Use of a multi-frequency-measurement Kalman Filter combines the advantages of a GPS receiver which gives accurate position at 1 Hz and the advantages of speedometer and accelerometer which typically gives data at 10 Hz, to give the vehicle position at 10 Hz frequency. This results in improved collision detection capability of the system relative to a conventional detection system. Further, using V2V communication for transmitting a DGPS correction factor makes the system redundant, more robust and reliable compared to a system which uses a central station to broadcast the DGPS correction data. Additionally, use of a second Kalman Filter to modify the results of the first Kalman Filter prediction results in a system that is less sensitive to sensor noise and prediction errors. The reduction in sensitivity to sensor noise is because the second Kalman Filter modifies the results of the first Kalman filter using the information from the GIS system. In conventional systems, any vehicle position errors would get propagated through each prediction, making each subsequent future prediction less reliable.
 FIG. 5 is a flow diagram illustrating one embodiment of the above described methods. Method 100 comprises obtaining data from a global positioning system (GPS) device (or DGPS device) 102, obtaining data from a geographic information system (GIS) device 104, and obtaining data from a at least one motion sensor 106. The method also includes determining a position of a vehicle containing the GPS device, the GIS device, and the at least one motion sensor 108.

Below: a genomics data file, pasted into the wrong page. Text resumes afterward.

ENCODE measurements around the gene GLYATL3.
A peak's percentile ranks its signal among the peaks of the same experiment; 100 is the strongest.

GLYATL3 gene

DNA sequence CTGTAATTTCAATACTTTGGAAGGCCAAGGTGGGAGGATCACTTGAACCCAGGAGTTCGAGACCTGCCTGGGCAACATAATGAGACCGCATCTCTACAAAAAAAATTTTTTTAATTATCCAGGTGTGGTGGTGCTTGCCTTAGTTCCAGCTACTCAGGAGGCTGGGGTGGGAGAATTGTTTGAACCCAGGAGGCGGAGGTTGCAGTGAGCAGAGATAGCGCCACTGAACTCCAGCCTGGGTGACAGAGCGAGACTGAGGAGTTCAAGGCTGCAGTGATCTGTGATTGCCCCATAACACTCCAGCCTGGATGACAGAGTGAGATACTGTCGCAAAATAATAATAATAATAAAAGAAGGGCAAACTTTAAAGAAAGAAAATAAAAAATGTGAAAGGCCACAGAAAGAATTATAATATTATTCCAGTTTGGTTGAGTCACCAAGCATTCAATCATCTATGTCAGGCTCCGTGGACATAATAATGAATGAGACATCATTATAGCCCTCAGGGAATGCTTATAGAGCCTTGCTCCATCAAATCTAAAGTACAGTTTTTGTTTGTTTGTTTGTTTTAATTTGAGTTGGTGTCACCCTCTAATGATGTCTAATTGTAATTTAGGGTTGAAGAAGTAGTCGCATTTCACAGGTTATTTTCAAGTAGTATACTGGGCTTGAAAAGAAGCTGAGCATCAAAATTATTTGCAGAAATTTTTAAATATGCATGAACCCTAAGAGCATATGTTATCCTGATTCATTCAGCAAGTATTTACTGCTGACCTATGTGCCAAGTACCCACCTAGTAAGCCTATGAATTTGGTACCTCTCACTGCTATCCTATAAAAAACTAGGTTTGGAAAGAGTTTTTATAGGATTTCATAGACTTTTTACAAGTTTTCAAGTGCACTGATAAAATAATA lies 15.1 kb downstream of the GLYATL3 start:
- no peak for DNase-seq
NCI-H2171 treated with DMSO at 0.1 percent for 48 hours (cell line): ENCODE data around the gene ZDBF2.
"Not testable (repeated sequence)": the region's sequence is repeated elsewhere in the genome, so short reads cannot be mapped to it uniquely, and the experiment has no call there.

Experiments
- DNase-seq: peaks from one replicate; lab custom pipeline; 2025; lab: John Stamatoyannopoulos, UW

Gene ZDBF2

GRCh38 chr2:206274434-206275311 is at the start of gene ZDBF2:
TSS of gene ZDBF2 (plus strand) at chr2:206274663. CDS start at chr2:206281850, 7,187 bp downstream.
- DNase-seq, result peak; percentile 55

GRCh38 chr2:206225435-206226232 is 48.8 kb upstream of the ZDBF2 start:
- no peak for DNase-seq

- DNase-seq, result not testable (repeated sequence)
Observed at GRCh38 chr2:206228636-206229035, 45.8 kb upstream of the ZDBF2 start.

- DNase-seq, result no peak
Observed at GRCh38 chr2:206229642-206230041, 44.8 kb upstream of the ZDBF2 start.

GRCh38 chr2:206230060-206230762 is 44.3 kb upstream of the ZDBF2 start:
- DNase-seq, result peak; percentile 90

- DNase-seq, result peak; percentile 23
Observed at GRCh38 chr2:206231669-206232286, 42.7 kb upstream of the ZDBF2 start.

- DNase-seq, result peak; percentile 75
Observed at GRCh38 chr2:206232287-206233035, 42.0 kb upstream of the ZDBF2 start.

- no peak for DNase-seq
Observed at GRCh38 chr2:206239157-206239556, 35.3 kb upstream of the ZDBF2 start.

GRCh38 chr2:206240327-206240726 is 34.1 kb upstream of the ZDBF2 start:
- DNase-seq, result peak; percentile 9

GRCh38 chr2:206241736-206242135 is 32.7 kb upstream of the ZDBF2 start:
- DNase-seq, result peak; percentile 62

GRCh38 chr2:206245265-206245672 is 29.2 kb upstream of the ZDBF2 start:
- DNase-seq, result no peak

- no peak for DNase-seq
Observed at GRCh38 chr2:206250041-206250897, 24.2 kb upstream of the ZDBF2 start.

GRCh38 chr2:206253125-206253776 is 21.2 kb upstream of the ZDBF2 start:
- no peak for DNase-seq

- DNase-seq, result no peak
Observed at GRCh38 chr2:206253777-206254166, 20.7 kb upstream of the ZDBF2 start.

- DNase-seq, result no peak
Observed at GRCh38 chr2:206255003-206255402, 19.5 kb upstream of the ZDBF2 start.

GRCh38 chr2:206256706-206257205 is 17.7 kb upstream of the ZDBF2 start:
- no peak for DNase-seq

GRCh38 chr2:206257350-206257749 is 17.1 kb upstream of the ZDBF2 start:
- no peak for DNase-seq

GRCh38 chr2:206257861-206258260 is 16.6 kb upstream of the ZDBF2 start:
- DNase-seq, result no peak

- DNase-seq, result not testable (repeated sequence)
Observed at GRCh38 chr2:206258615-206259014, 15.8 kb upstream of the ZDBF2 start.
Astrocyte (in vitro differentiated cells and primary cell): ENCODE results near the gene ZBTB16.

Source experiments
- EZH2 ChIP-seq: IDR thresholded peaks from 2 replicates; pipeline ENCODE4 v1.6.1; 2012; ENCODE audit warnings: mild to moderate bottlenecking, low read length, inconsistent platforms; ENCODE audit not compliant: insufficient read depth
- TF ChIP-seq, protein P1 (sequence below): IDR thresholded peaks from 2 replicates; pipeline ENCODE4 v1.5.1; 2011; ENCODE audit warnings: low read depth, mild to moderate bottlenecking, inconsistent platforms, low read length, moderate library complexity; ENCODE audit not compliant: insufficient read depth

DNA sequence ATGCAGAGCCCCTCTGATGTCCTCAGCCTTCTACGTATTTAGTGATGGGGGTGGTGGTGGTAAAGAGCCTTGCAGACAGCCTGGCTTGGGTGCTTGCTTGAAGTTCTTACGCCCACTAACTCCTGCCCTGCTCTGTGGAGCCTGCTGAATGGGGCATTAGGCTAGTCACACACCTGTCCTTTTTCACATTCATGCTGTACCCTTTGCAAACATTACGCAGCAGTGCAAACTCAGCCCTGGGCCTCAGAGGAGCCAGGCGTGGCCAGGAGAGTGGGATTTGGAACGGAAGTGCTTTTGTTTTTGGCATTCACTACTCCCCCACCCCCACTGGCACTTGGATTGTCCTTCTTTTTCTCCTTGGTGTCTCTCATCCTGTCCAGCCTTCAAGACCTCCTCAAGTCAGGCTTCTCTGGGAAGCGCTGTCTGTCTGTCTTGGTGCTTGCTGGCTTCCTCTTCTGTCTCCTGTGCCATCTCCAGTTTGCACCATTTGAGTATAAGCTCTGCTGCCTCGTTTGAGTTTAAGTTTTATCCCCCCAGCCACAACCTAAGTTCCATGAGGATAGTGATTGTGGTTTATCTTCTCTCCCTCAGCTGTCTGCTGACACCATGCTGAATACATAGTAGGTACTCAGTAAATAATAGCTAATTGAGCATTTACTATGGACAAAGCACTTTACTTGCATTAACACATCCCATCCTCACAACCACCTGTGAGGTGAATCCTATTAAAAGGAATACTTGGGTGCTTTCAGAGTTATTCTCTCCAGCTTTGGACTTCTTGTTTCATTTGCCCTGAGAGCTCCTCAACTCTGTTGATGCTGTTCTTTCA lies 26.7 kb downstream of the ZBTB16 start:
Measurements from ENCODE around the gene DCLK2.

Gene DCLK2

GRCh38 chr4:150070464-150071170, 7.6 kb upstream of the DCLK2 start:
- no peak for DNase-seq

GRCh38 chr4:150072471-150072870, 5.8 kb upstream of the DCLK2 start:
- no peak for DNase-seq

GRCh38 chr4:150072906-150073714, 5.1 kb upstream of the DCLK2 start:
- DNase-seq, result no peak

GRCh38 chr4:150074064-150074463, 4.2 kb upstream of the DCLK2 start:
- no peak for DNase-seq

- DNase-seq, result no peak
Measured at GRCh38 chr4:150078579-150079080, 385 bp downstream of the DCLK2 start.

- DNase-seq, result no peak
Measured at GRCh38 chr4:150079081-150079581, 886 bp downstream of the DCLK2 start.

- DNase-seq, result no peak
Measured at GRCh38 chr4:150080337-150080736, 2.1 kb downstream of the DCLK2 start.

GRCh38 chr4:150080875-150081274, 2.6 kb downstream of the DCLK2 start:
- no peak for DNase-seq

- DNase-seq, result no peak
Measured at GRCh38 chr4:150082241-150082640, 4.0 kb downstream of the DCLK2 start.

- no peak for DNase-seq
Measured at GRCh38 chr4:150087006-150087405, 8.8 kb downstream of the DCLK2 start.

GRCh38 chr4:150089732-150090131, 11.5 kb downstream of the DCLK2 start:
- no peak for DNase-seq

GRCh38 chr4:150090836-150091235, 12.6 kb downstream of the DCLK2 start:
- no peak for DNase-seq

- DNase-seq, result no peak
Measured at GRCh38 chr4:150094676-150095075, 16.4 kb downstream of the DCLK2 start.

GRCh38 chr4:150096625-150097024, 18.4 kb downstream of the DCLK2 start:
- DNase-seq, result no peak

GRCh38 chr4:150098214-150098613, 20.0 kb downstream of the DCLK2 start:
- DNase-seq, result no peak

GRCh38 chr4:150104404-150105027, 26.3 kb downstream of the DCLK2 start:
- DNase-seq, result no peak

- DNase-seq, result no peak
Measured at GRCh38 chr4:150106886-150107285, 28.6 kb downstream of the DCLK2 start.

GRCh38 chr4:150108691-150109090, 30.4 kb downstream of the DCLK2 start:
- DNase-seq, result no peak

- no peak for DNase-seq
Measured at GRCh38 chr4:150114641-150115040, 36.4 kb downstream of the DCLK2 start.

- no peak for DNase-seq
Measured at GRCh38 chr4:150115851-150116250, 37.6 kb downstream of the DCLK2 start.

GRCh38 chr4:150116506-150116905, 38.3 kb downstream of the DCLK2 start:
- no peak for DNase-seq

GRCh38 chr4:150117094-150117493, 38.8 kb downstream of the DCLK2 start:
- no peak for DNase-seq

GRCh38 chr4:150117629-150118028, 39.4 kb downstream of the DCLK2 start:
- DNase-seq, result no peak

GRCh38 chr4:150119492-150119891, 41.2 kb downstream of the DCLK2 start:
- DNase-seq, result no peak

FIG. 6 is a flow diagram illustrating another embodiment of the above described methods. Method 200 includes obtaining data from a GPS or DGPS 202 and obtaining data from a at least one motion sensor 204. Next the GPS/DGPS and motion sensor data are processed with a first Kalman Filter 206 having a predict phase 206a and an update phase 206b. The GPS/DGPS and motion sensor data are fused with the Kalman Filter. Then GIS map data of the surround area is retrieved 208. The GIS data is processed with the fused GPS/DGPS and motion sensor data with a second Kalman Filter 210 which also may include a predict phase 210a and an update phase 210b.